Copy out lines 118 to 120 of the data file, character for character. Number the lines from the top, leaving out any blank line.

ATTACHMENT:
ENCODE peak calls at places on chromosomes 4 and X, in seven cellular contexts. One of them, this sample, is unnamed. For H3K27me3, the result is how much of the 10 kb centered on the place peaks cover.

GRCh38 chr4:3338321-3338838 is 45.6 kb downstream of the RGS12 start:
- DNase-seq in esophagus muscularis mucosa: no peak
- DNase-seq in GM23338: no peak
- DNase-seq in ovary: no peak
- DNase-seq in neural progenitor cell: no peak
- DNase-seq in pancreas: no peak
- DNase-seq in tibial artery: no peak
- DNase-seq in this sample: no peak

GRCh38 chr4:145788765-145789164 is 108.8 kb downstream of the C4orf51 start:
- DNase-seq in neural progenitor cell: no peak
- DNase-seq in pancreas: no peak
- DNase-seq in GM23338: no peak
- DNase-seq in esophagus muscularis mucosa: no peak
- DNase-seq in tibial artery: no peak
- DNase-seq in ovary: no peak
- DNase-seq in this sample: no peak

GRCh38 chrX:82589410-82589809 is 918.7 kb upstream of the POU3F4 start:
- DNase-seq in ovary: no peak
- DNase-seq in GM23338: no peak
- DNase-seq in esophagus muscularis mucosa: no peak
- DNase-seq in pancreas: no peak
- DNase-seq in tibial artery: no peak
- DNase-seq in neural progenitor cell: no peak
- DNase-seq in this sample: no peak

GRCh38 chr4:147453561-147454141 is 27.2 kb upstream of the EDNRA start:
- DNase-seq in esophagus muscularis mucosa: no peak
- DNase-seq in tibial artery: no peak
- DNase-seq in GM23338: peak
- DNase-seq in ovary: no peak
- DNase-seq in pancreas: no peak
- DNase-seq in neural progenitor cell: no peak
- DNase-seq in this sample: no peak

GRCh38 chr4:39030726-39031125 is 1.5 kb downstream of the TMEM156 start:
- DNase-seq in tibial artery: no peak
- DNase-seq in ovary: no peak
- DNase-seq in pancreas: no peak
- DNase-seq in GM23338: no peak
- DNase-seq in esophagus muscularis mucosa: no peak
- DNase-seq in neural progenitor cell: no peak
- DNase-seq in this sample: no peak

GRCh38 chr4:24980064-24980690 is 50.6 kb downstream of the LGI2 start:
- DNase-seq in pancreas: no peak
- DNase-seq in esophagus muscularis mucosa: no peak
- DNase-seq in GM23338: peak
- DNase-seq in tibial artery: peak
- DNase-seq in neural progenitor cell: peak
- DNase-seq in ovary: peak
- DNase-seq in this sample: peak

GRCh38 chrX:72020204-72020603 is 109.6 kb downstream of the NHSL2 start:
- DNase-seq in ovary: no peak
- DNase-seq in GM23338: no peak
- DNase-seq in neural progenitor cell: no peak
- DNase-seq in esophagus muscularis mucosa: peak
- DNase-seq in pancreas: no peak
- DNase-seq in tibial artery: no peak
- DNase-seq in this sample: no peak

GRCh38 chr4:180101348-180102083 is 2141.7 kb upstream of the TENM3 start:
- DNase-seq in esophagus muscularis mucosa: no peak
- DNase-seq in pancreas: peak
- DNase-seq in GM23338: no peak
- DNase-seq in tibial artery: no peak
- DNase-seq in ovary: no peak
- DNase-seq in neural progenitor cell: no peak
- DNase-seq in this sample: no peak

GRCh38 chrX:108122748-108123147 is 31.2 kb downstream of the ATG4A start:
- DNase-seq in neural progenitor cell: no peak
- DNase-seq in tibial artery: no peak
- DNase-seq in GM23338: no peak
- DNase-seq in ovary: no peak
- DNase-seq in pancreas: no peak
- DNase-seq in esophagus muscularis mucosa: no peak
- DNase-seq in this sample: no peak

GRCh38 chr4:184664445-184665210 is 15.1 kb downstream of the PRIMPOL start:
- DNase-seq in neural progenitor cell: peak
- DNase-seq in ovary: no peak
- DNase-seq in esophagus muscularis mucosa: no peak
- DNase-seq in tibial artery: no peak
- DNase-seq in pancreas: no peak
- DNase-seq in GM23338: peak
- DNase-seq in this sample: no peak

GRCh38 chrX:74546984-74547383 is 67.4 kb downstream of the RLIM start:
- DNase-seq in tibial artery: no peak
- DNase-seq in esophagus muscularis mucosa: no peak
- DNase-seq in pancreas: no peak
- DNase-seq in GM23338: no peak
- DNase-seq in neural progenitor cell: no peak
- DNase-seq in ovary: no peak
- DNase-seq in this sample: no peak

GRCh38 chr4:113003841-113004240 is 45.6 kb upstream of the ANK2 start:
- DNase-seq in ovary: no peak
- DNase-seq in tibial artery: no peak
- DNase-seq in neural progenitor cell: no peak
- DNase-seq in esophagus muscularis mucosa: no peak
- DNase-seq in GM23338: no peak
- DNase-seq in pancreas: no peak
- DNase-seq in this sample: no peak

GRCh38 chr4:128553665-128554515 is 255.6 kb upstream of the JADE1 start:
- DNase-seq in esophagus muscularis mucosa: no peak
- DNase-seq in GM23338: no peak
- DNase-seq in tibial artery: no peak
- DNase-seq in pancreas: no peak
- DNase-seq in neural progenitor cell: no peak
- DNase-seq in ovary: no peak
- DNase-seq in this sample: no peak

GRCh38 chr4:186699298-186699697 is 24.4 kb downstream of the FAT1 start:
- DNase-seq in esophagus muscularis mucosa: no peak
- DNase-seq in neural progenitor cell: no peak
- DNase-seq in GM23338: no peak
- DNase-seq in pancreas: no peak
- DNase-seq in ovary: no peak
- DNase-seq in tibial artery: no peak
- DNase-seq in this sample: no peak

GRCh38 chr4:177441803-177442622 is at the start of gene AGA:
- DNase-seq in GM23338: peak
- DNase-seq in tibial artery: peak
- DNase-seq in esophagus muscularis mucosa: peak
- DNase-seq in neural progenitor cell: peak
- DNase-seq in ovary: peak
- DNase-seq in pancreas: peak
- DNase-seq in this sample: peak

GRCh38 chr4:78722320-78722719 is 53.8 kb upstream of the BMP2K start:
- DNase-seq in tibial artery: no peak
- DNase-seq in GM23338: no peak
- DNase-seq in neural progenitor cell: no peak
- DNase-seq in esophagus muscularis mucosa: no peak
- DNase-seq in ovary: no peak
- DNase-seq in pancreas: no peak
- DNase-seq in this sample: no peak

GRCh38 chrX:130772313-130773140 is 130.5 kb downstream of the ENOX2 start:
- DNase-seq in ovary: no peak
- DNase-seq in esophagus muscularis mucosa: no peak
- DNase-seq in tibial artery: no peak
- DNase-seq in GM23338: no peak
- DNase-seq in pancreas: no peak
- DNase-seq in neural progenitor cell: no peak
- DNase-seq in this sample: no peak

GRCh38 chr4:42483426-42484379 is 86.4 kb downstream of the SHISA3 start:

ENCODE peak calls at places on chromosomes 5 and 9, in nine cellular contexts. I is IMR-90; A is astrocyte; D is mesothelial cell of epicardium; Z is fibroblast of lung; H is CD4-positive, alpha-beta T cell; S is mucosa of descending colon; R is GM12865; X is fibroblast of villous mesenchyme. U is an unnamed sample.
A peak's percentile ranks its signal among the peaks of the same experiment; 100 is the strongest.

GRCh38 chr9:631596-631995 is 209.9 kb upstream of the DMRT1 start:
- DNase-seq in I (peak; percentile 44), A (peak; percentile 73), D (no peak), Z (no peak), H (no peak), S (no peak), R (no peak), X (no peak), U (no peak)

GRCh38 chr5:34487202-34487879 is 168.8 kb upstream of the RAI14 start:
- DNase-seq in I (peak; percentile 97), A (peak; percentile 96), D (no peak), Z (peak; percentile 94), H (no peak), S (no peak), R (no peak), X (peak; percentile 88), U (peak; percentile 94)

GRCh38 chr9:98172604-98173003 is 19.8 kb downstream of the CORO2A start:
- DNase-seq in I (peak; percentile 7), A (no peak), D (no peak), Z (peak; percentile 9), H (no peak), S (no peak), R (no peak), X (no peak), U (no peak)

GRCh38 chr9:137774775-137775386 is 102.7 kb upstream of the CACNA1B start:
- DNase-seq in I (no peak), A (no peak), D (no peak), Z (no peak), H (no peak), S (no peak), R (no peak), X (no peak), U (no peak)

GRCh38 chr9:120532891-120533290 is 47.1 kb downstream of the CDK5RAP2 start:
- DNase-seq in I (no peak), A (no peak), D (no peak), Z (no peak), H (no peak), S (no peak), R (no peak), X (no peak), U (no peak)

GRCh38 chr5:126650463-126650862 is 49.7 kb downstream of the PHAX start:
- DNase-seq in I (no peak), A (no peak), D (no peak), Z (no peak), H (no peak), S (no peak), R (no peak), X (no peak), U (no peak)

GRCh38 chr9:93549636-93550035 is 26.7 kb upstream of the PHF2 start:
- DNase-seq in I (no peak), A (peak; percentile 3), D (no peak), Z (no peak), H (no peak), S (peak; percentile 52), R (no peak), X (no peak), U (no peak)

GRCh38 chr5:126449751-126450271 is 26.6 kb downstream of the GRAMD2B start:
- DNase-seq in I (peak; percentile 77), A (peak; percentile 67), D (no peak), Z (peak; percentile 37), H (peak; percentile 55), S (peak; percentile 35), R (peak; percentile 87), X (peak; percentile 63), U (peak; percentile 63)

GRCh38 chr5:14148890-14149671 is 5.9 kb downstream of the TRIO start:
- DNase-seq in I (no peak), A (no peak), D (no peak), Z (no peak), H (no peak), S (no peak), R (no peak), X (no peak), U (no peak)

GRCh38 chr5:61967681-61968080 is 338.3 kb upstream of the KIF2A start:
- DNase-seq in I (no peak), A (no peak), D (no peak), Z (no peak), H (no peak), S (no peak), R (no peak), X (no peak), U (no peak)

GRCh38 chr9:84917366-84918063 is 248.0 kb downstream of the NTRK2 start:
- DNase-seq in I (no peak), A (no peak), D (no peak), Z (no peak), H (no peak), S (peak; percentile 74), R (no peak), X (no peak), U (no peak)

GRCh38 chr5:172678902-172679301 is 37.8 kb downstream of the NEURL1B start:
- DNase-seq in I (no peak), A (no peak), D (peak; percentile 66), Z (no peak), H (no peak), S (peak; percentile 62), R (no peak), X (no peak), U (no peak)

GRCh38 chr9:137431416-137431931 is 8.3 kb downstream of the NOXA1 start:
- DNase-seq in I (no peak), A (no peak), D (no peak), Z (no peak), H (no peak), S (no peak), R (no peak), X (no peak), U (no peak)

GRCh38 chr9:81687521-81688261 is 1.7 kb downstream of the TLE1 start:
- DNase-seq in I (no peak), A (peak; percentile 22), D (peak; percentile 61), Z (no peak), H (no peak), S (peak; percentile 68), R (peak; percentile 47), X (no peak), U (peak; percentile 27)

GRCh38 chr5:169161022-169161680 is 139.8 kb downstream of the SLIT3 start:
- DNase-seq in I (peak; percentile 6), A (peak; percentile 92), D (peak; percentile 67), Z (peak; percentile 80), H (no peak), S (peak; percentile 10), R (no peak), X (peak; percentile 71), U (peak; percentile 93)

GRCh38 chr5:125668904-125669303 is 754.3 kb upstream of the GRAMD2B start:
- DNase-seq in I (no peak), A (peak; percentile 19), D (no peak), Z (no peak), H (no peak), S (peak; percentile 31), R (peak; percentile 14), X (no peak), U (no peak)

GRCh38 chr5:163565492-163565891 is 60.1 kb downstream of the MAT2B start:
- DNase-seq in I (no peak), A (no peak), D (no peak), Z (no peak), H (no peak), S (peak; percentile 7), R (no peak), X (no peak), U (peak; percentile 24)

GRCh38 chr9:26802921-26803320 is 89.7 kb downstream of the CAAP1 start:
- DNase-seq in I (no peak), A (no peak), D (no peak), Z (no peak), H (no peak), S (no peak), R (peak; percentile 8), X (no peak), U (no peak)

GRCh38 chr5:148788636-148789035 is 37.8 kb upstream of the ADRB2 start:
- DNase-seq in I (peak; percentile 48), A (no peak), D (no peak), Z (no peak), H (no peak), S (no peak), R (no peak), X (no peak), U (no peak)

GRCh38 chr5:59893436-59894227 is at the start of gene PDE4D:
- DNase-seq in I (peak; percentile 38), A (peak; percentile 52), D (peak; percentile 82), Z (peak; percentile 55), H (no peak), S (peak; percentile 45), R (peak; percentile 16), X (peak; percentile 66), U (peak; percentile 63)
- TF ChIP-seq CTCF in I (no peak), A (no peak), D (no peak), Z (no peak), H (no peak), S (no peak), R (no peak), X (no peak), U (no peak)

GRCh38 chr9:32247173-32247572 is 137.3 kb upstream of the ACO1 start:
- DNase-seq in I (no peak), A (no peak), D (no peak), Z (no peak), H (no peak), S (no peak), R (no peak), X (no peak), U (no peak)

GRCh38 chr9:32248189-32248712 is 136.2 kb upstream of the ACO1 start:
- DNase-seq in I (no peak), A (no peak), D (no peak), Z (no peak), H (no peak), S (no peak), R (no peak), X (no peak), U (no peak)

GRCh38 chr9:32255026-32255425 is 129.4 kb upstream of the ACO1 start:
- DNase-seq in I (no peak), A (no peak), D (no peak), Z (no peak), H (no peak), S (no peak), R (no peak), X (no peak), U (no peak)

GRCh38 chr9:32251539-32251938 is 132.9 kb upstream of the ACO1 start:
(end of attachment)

- DNase-seq in neural progenitor cell: peak
- DNase-seq in ovary: peak
- DNase-seq in pancreas: peak